SACO – The creative process is often solitary, but a group of artisans has discovered the benefits of teamwork when it comes to selling their goods.

Stone Soup Artisans is celebrating the 20th anniversary of operating a retail storefront in Saco. It has featured the work of more than 300 artists belonging to the Society of Southern Maine Craftsmen, with 45 currently selling their wares at the shop.

When it was founded, it was the fourth of its kind run by member artists. Today, it is the only one that remains open.

Joanne Kenyon and Sue Littlefield, potters who have been involved since it opened on June 14, 1991, attributed the shop’s longevity to teamwork. “We spread out the workload, the worry and keep overhead down,” said Littlefield.

The colorful trim on the facade of the Main Street shop welcomes customers in. The mix of offerings in the window displays speaks to the cooperative nature of the shop.

Shelves and floor displays feature the work of the 45 artists — from blank cards with vibrant images, fashionable jewelry and scarves to an array of pottery, colorful candles and paintings.

Artists establish their own prices, which range from $2 for pet toys to $200 for hand crafted wooden bowls.

The shop is open six days a week and run by a core group of 12, Kenyon said. They work on a volunteer basis, keeping the shop clean and organized, freshening up displays, assisting customers and keeping the shelves stocked.

Membership fees and a percentage of all sales are used to pay rent, buy supplies and do some minimal advertising, Kenyon said. The actual amount of commission depends on the artist’s involvement in running the store. Members who aren’t involved in store operations also pay an annual fee, an amount Kenyon did not disclose.

“We pretty much break even,” Kenyon said. “We couldn’t do this if we had to pay salaries.”

The shop has become a consistent outlet for artists to sell crafts.

Fiber artist Deb Georgitis, who works at the store one day a week, said that even though monthly sales vary she uses the shop as her main retail outlet, not craft shows.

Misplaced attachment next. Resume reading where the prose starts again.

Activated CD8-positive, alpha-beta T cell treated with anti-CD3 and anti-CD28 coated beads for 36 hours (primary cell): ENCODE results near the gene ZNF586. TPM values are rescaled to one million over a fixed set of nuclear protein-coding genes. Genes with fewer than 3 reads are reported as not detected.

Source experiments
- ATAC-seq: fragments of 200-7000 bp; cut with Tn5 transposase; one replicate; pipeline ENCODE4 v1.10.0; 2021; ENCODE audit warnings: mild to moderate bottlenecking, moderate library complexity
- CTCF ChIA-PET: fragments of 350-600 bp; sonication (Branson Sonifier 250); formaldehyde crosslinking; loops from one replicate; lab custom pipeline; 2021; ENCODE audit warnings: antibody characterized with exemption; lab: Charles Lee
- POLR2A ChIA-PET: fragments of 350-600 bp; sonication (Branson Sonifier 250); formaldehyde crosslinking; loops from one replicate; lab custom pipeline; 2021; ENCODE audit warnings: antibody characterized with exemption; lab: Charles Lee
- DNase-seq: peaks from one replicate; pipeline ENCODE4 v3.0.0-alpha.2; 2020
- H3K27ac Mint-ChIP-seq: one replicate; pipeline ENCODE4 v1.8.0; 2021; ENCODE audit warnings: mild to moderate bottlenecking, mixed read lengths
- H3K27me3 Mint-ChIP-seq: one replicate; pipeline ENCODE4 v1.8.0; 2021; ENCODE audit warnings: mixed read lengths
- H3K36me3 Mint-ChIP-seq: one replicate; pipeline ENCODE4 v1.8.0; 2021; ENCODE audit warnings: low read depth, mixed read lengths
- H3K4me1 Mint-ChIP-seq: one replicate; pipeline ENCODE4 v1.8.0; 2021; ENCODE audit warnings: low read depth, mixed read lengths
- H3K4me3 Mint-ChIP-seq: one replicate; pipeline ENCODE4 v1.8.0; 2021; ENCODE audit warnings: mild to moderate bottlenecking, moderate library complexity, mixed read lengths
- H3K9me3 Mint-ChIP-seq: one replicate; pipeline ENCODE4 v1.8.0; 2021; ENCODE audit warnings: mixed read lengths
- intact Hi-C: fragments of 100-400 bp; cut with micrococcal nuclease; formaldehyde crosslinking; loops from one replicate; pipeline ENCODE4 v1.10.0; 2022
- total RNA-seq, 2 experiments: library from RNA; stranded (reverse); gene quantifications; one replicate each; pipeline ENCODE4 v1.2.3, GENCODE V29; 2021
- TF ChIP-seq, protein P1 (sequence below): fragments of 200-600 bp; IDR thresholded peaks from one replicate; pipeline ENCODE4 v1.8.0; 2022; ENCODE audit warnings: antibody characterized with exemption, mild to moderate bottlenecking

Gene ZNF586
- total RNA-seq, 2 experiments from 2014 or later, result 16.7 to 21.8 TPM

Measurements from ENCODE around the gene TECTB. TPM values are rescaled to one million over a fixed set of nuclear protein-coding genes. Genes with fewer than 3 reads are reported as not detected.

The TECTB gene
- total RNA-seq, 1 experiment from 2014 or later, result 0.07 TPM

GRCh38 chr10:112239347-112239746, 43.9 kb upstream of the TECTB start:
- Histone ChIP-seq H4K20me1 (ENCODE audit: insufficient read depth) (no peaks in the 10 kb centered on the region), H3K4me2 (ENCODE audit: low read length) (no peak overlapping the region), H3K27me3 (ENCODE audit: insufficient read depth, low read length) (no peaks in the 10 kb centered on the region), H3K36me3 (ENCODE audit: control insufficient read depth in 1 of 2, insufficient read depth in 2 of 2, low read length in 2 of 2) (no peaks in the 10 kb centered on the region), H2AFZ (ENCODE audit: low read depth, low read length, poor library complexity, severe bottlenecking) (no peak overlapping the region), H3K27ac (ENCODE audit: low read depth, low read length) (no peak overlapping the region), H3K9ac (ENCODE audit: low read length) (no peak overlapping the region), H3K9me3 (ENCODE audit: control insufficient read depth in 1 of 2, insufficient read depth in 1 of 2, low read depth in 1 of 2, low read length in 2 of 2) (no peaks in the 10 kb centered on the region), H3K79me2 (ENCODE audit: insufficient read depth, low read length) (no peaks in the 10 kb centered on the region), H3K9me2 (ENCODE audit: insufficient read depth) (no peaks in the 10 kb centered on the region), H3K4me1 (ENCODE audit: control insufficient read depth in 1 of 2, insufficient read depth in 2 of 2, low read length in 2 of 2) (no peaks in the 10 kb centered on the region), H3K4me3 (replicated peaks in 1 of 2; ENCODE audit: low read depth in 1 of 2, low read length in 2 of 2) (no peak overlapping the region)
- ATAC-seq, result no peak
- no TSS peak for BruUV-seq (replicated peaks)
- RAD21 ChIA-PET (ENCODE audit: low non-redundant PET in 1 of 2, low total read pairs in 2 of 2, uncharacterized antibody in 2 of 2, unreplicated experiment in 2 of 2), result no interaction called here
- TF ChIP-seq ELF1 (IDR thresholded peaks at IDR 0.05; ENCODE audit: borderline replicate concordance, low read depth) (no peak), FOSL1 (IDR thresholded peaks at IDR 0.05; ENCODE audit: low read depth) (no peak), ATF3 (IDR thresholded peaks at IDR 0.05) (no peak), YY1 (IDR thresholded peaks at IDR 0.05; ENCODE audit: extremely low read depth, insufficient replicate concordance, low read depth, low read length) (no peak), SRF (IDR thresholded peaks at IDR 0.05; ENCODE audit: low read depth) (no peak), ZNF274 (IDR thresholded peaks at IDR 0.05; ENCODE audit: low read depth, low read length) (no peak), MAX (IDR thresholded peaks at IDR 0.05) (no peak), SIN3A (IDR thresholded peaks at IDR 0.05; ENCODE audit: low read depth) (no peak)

“Craft shows are exhausting and uncertain,” Georgitis said. “You never know how much stock to bring.”

Running the shop cooperatively also allows artists to dedicate more time to their craft. Fabric artist Carol Funk works two half-days a month at the shop, but spends 20 to 30 hours a week making table runners, pillows and other items.

While sales of crafts have gone down over the years, Kenyon said the shop’s unique and varied offerings, as well as the effort to keep the store fresh, has allowed the artists to stay open despite the economy and competition from big box stores.

In addition to visiting the store, customers can browse items on the store’s website, which also has links to some of the artists’ websites and online stores.

Standing beside a shelf of her pottery, Kenyon explained she has incorporated blueberries and moose on her mugs and kitchenware to appeal to tourists.

Georgitis said she’s making less fleece clothing for children and focusing more on elegant scarves and lady’s handbags.

“People are appreciating more sophisticated things. But if they’re looking for (low) prices, we can’t compete,” she said.

The store has built a regular customer base, Kenyon said, and people enjoy meeting the artists working behind the counter.

And even after 20 years, Georgitis said, “We still have (local) people who come in and say they’ve never been in here.”

Staff Writer Emma Bouthillette can be contacted at 791-6325 or at:

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